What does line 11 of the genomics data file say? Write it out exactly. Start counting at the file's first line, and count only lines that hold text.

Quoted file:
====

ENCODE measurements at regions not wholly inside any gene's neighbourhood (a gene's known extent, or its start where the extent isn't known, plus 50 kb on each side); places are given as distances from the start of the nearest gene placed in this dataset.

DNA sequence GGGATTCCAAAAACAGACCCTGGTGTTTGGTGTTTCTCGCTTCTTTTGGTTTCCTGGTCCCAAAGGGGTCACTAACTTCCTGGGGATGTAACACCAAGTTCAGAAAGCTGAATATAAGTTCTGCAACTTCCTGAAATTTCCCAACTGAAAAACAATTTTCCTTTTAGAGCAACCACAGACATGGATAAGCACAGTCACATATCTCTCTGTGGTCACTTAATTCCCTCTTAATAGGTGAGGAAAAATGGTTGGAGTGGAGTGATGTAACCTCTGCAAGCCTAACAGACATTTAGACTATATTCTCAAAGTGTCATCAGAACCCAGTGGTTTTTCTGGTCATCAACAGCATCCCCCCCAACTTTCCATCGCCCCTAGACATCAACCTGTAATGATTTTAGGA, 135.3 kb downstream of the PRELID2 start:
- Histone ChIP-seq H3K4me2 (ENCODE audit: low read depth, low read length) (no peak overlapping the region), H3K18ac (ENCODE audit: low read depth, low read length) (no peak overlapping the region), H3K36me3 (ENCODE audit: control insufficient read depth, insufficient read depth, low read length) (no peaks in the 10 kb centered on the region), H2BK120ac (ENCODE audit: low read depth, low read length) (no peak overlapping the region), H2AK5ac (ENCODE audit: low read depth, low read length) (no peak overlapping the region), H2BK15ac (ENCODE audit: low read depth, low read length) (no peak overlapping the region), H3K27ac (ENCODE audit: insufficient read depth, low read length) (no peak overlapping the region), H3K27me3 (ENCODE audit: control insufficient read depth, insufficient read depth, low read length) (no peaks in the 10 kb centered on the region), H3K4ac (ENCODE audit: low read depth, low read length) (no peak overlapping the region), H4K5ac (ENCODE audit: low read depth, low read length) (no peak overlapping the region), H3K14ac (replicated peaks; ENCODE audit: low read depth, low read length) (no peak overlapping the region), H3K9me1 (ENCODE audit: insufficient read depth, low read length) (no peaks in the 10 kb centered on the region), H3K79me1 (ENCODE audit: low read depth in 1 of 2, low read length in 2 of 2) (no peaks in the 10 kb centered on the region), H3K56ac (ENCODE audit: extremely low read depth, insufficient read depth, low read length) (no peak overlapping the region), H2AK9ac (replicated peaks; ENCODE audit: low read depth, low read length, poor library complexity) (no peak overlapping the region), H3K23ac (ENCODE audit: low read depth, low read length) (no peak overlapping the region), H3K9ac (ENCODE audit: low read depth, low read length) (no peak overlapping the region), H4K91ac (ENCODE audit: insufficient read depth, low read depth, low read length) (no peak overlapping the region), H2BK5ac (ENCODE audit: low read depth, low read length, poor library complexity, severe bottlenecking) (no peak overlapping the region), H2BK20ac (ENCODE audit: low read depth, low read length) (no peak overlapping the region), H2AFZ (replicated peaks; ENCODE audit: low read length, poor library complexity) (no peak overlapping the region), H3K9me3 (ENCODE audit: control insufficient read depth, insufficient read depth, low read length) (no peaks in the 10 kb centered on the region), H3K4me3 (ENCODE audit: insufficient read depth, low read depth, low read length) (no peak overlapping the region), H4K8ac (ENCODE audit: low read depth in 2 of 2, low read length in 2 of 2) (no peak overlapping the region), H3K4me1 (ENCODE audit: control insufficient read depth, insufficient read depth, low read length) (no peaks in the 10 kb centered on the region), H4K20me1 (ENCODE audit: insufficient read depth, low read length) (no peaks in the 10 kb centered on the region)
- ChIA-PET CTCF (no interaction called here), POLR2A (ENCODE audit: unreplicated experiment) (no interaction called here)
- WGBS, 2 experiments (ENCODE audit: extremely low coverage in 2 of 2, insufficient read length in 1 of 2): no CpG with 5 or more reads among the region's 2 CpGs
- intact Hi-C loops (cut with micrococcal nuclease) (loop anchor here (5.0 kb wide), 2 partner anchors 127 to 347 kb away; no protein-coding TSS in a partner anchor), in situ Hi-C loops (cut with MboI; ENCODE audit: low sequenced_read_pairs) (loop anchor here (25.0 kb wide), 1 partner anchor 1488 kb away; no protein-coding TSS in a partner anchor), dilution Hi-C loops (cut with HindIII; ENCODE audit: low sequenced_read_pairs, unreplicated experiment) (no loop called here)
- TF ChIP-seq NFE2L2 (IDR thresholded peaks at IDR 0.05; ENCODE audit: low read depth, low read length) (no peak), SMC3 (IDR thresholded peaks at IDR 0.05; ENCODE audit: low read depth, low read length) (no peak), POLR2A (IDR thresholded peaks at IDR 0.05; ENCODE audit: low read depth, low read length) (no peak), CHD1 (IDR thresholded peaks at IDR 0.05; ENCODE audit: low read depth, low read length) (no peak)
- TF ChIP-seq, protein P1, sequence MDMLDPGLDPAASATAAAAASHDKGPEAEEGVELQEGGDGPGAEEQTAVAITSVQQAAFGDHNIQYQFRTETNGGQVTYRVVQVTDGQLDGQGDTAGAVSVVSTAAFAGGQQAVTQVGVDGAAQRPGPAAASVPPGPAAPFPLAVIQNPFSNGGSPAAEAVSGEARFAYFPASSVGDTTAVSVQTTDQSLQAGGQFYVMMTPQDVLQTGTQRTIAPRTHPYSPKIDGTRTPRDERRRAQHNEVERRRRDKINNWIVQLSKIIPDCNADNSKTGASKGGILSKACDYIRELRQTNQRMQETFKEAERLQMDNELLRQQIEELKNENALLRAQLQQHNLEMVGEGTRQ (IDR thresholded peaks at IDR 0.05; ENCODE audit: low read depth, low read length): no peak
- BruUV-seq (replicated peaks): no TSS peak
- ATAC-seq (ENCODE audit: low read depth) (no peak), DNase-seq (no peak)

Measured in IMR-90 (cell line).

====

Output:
Measured in IMR-90 (cell line).